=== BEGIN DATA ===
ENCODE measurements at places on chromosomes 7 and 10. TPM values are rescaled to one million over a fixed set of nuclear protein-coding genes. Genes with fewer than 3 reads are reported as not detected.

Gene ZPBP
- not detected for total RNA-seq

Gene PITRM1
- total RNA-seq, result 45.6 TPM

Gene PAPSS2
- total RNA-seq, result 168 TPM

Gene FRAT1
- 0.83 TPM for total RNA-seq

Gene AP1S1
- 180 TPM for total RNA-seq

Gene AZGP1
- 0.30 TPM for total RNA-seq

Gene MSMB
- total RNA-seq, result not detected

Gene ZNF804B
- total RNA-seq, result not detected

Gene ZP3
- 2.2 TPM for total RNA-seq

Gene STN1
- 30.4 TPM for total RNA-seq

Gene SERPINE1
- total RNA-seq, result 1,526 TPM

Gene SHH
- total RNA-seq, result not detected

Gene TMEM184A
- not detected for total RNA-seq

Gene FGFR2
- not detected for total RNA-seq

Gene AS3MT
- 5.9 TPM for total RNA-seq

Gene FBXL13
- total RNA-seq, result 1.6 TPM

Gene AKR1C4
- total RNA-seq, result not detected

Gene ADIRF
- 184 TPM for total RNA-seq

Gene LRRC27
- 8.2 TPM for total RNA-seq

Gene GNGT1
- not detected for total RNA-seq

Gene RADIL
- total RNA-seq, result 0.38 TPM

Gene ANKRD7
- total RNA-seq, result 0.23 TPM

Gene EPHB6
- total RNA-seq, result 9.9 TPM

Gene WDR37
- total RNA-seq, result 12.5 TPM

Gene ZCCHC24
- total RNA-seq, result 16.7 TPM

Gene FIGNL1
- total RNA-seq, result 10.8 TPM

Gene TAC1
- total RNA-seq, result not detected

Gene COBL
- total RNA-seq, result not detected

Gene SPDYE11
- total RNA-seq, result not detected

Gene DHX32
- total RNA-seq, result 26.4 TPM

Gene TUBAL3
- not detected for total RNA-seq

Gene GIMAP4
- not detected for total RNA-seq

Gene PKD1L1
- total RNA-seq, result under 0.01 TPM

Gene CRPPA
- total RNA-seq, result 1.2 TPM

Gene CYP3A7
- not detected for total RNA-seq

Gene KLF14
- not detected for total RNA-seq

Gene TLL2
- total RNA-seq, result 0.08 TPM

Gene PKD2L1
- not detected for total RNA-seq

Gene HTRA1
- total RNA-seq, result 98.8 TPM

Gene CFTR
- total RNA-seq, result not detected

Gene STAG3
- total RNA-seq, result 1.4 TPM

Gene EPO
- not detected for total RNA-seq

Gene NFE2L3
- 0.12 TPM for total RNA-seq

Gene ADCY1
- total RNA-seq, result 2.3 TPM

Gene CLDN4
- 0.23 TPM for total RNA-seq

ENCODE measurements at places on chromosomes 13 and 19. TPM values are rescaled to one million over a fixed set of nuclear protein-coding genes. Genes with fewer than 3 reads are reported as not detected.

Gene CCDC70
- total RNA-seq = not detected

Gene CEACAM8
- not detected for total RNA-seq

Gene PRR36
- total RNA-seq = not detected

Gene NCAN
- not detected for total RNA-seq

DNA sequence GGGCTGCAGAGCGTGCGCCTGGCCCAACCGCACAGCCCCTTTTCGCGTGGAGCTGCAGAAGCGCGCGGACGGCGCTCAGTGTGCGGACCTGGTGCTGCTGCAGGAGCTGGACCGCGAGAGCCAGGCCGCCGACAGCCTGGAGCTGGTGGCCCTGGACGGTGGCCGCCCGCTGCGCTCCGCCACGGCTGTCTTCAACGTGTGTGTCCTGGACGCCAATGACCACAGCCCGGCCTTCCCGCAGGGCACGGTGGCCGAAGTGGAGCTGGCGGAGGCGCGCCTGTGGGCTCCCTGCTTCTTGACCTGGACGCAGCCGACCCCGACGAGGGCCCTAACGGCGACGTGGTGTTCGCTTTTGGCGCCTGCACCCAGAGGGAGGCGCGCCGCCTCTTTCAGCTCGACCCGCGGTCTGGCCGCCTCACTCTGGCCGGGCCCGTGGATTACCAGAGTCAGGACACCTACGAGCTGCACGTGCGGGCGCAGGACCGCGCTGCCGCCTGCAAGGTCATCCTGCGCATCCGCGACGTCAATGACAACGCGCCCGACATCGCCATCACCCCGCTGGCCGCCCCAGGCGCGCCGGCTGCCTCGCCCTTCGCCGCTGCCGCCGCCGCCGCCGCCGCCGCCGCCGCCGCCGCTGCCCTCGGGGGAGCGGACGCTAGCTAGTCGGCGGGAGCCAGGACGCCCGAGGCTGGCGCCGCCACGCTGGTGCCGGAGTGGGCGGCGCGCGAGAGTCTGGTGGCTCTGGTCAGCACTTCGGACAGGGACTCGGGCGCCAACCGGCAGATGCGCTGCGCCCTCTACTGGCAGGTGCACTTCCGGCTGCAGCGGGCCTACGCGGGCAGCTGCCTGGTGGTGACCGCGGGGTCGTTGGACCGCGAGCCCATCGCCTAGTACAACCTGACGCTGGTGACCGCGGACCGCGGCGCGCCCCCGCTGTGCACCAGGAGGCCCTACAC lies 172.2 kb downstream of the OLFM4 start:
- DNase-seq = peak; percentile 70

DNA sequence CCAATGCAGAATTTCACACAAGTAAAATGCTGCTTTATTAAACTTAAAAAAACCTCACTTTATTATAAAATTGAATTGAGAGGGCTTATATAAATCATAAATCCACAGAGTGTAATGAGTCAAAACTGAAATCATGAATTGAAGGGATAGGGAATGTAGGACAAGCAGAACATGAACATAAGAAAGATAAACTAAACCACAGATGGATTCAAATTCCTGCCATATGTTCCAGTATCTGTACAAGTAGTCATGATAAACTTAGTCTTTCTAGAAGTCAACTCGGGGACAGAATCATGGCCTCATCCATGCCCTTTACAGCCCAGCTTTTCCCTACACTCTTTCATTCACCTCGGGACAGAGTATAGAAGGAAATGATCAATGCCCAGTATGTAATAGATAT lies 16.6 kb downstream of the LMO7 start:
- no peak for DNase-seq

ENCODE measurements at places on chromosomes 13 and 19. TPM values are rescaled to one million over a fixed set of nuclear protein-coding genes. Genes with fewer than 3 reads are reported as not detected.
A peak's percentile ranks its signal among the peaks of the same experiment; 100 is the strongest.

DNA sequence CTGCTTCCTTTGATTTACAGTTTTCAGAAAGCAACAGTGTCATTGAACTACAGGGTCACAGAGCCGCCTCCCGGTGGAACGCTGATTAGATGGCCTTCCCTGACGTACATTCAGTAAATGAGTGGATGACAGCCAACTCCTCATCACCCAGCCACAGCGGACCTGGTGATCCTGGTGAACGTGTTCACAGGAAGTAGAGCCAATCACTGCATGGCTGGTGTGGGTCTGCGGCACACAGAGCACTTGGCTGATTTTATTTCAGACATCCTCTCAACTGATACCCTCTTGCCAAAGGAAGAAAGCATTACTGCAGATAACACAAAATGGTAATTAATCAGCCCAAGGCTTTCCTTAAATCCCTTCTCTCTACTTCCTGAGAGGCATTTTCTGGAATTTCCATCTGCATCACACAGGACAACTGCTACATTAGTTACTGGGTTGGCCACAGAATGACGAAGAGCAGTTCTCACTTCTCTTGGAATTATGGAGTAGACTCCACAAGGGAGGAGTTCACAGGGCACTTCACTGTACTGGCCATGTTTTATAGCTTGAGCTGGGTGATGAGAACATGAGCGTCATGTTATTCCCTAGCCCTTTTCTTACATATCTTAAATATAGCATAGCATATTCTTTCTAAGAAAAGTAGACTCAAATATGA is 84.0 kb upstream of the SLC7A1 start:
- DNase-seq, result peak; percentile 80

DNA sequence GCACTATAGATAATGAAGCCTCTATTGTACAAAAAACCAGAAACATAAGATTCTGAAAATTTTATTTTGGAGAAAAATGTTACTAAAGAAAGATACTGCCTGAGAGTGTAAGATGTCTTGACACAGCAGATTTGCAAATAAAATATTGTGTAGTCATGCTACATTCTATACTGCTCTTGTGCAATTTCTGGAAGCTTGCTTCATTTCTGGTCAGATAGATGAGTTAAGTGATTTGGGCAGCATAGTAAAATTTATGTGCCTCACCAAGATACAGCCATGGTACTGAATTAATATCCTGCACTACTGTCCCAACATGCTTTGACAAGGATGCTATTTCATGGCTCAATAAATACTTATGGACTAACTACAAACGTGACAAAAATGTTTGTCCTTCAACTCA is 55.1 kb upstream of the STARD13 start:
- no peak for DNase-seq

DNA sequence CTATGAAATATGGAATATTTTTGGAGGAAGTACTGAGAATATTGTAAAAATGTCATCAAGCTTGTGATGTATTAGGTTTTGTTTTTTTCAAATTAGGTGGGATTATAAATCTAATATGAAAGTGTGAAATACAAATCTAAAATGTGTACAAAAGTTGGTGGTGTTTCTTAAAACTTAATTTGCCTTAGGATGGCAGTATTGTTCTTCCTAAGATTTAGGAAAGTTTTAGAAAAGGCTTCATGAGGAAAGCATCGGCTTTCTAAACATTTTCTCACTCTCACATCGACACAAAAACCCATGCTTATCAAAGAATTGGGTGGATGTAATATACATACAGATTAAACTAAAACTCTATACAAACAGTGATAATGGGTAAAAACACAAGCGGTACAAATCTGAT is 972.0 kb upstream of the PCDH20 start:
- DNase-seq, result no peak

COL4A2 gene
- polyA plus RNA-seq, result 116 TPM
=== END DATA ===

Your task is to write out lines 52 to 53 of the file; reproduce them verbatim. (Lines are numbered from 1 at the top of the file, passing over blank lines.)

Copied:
Gene FIGNL1
- total RNA-seq, result 10.8 TPM